Our initial look at Intel’s Architecture Day focused on the new Xeons and IPU processors. Now we’ll get into the fine details, as well as look at other upcoming technologies.
Intel’s upcoming next-generation Xeon is codenamed Sapphire Rapids and promises a radical new design and gains in performance. One of its key differentiators is its modular SoC design. The chip has multiple tiles that appears to the system as a monolithic CPU and all of the tiles communicate with each other, so every thread has full access to all resources on all tiles.
In a way it’s similar to the chiplet design AMD uses in its Epyc processor. By breaking the monolithic chip up into smaller pieces it’s easier to manufacture.
In addition to faster/wider cores and interconnects, Sapphire Rapids has a new feature called Last Level Cache (LLC) that features up to 100MB of cache that can be shared across all cores, with up to four memory controllers and eight memory channels of DDR5 memory, next-gen Optane Persistent Memory, and/or High Bandwidth Memory (HBM).
Sapphire Rapids also offers Intel Ultra Path Interconnect 2.0 (UPI), a CPU interconnect used for multi-socket communication. UPI 2.0 features four UPI links per processor with 16GT/s of throughput and supports up to eight sockets.
With so much new, high-performance technology in Sapphire Rapids it should blow the current generation out of the water. Sapphire Rapids-generation Xeon Scalable Processors are due to arrive early next year.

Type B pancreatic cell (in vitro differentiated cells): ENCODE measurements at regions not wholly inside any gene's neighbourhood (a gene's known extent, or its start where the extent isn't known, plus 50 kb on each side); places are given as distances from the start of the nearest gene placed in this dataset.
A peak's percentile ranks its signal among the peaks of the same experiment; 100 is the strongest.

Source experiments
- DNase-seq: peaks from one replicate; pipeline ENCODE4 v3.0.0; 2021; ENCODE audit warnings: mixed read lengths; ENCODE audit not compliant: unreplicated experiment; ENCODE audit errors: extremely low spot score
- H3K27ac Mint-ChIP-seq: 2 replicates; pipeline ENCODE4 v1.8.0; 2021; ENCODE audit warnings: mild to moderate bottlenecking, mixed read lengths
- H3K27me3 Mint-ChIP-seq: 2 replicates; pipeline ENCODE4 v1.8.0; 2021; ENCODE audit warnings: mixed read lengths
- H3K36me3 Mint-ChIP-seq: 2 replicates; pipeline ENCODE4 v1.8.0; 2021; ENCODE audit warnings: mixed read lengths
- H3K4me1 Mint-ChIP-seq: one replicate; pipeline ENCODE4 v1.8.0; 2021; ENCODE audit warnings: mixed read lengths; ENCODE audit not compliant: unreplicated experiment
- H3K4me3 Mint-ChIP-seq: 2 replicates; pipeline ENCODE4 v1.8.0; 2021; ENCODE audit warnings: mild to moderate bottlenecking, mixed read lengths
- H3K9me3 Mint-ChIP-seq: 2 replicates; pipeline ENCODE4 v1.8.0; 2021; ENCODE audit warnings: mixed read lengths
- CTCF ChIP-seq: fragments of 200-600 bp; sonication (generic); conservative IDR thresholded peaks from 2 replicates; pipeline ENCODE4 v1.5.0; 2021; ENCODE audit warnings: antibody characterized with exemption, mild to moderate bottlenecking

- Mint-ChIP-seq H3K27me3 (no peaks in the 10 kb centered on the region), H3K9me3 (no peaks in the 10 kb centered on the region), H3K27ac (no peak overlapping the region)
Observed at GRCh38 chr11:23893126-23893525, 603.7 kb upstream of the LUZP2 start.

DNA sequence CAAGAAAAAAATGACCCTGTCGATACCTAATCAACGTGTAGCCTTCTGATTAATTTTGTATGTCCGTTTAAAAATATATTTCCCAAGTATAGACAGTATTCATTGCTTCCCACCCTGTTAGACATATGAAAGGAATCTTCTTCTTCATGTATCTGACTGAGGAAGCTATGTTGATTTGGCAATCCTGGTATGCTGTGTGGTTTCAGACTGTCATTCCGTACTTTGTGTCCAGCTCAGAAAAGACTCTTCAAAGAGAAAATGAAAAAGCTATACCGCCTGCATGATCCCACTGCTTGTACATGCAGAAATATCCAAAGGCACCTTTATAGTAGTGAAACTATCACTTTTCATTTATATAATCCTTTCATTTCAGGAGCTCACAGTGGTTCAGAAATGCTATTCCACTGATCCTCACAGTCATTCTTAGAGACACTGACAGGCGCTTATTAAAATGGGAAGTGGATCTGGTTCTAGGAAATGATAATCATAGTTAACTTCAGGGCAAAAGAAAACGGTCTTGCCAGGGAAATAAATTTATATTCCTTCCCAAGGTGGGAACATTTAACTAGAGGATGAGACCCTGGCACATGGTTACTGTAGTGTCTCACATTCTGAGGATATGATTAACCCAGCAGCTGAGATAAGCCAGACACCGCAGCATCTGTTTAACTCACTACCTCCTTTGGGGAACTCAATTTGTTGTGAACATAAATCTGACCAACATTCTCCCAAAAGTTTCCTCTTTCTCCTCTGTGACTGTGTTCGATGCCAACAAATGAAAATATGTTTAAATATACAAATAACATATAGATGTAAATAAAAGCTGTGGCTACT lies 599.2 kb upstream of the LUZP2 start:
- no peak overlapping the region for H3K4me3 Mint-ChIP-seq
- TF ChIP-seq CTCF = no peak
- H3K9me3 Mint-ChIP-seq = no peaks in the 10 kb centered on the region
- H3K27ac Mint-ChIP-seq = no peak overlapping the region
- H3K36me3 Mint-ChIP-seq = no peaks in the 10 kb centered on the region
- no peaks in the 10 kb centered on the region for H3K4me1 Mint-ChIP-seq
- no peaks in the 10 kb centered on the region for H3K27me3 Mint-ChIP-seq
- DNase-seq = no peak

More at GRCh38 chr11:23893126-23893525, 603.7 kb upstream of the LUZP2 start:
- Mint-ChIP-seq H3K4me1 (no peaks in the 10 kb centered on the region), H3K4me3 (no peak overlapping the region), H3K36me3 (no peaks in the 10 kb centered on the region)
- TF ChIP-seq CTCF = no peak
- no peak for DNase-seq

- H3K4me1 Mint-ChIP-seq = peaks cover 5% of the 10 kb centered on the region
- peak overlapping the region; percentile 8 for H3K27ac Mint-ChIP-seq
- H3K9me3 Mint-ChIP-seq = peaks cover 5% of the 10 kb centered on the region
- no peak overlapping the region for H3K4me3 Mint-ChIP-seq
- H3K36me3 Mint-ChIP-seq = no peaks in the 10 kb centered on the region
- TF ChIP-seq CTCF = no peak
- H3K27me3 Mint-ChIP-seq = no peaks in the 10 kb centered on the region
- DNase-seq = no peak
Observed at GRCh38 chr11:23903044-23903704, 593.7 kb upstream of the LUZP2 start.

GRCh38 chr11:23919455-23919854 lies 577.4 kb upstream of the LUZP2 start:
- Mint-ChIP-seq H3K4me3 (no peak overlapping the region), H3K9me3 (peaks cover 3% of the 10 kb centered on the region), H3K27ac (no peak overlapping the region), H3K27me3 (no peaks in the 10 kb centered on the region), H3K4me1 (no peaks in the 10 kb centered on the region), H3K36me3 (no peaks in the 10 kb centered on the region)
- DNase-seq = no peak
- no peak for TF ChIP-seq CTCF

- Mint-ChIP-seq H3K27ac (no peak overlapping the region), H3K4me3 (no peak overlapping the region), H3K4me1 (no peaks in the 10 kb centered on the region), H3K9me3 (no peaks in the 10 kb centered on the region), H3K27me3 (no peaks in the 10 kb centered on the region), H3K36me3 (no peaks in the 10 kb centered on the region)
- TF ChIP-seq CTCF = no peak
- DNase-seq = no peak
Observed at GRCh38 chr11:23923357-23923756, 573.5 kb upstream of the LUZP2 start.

Ponte Vecchio: Molto Bene
Intel is determined to get into the GPU business and is not letting Nvidia’s dominance deter it. The Xe architecture is its third attempt after the disastrous Larrabee and Xeon Phi, and on paper, this one looks like it has a chance.
Like Nvidia and AMD, Intel is making multiple GPUs for different markets. One is for PC clients and aimed squarely at gamers. Another is Ponte Vecchio, a Xe-based GPU optimized for HPC and AI workloads.
Ponte Vecchio is an insanely complex piece of silicon, perhaps Intel’s biggest ever. Ponte Vecchio processors have more than 100 billion transistors (the new Xeon Scalable reportedly has 300 million) and uses five different process nodes and multiple foundries to make what are called specialized tiles.
All told, a Ponte Vecchio SoC has 47 active tiles including: compute, an HPC-oriented specialized cache called Rambo, HBM, Xe Link and a specialized high-speed interconnect called EMIB tiles. It uses a 3D packaging architecture called Foveros and specialized multi-tile packaging. What’s interesting is that some of the tiles are made by TSMC while others are made by Intel.
For the first time, Intel revealed initial performance data. It claims Ponte Vecchio silicon supports 45 TFLOP of FP32 throughput, which is vital for AI training, greater than 5TBps memory fabric bandwidth, and greater than 2TBps connectivity. By contrast, Nvidia’s new Ampere architecture offers peak FP32 performance of 19.5 TFLOPs.
Looks like Nvidia’s CEO Jen-Hsun poked the bear once too often.
Like Sapphire Rapids, Ponte Vecchio will be released next year.
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